Oil extends last week's losses into Monday, falls nearly 2%

Surge in US, Europe COVID-19 cases prompt concern over crude demand

TOKYO - Oil extended last week’s losses on Monday, falling nearly 2% as a surge in COVID-19 infections in the United States and Europe prompted concern over crude demand, while the prospect of increased supply also hit sentiment.

Continue Reading Below

Brent crude LCOc1 was down 70 cents, or 1.7%, at $41.07 by 0353 GMT. U.S. West Texas Intermediate (WTI) dropped 69 cents, or 1.7%, to $39.16, having fallen more than a dollar shortly after the start of trading.

Brent fell 2.7% last week and WTI dropped 2.5%.

EXXONMOBIL CEO WARNS OF JOB CUTS COMING FOR EMPLOYEES IN US, CANADA

The United States reported its highest number yet of new coronavirus infections in two days through Saturday, while in France new cases hit a record of more than 50,000 on Sunday, underlining the severity of the outbreak.

On the supply side, Libya’s National Oil Corp on Friday ended its force majeure on exports from two key ports and said production would reach 1 million barrels per day (bpd) in four weeks, a quicker ramp-up than many analysts had predicted.

The Well-Safe Guardian plug and abandonment rig, operated by Well-Safe Solutions Ltd, stands in the Port of Cromarty Firth during sunrise in Cromarty, U.K., on Tuesday, June 23, 2020. Oil extended last week’s losses on Monday, falling nearly 2%. Phot

“The recent surge in COVID-19 cases and further movement restrictions across parts of Europe is weighing on sentiment, with concern over what this all means for demand,” ING Economics said in a note.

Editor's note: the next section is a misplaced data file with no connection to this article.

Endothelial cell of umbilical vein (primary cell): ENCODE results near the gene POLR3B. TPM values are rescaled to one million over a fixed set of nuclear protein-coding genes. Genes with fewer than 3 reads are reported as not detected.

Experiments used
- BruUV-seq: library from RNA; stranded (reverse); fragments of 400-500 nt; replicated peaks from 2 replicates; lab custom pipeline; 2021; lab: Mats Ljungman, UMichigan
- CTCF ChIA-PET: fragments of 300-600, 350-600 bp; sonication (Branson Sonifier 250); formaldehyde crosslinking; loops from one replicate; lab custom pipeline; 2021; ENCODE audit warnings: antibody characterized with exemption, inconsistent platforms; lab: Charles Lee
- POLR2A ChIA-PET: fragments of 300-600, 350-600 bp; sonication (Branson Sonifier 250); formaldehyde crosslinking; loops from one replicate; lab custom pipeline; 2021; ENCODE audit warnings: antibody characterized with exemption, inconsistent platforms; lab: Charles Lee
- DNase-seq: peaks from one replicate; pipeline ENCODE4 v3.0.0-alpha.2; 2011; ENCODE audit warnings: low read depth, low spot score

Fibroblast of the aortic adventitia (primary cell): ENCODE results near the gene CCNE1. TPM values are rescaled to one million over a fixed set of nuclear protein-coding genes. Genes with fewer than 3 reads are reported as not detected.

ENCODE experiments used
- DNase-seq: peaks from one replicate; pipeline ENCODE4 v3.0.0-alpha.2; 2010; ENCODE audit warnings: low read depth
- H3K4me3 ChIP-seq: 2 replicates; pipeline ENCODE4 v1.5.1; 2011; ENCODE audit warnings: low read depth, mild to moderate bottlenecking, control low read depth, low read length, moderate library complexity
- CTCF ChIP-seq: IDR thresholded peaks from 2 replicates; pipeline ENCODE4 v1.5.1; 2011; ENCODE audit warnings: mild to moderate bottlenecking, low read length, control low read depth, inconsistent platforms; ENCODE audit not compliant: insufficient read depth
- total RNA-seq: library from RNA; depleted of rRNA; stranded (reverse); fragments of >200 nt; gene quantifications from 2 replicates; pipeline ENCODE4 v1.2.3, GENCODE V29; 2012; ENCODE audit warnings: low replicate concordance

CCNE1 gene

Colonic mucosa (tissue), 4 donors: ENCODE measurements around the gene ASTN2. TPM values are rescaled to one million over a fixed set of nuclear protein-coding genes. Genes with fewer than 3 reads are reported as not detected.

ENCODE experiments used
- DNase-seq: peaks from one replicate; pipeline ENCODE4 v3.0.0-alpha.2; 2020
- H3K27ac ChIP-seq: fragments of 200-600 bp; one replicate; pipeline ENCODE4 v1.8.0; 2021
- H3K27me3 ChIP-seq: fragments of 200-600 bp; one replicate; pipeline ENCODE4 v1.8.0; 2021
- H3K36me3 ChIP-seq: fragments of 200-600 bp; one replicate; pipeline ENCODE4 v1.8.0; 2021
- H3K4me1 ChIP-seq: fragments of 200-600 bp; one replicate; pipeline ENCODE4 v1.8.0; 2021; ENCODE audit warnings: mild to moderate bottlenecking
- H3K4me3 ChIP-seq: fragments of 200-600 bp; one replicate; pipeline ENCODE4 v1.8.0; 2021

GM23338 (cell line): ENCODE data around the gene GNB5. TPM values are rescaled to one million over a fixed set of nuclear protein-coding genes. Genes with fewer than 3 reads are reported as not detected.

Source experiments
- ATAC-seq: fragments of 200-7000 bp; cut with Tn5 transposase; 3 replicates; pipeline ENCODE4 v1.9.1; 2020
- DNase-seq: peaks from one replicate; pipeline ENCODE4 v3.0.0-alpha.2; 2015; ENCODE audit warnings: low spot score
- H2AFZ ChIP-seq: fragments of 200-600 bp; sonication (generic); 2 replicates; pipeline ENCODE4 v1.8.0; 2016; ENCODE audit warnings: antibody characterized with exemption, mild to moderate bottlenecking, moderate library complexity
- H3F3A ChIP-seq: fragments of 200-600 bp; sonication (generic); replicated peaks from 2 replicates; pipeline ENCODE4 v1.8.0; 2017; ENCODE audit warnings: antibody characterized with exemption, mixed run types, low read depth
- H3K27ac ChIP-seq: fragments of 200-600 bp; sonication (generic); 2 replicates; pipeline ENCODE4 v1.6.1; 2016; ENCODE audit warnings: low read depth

“Not helping, is the fact that Libya appears to be returning supply to the market quicker than expected,” ING said.

GET FOX BUSINESS ON THE GO BY CLICKING HERE

OPEC+, a grouping of producers including the Organization of the Petroleum Exporting Countries (OPEC) and Russia, is also set to increase output by 2 million bpd in January 2021 after cutting production by a record amount earlier this year.

Russian President Vladimir Putin indicated last week he may agree to extending OPEC+ oil production reductions.

In the United States, energy companies increased their rig count by five to take the total to 287 in the week to Oct. 23, the most since May, energy services firm Baker Hughes Co BKR.N said. The rig count is an indicator of future supply.

Still, investors increased their net long positions in U.S. crude futures and options during the week through Oct. 20, the U.S. Commodity Futures Trading Commision said on Friday.

CLICK HERE TO READ MORE ON FOX BUSINESS

For an interactive graphic tracking the global spread of coronavirus: open tmsnrt.rs/2FThSv7 in an external browser.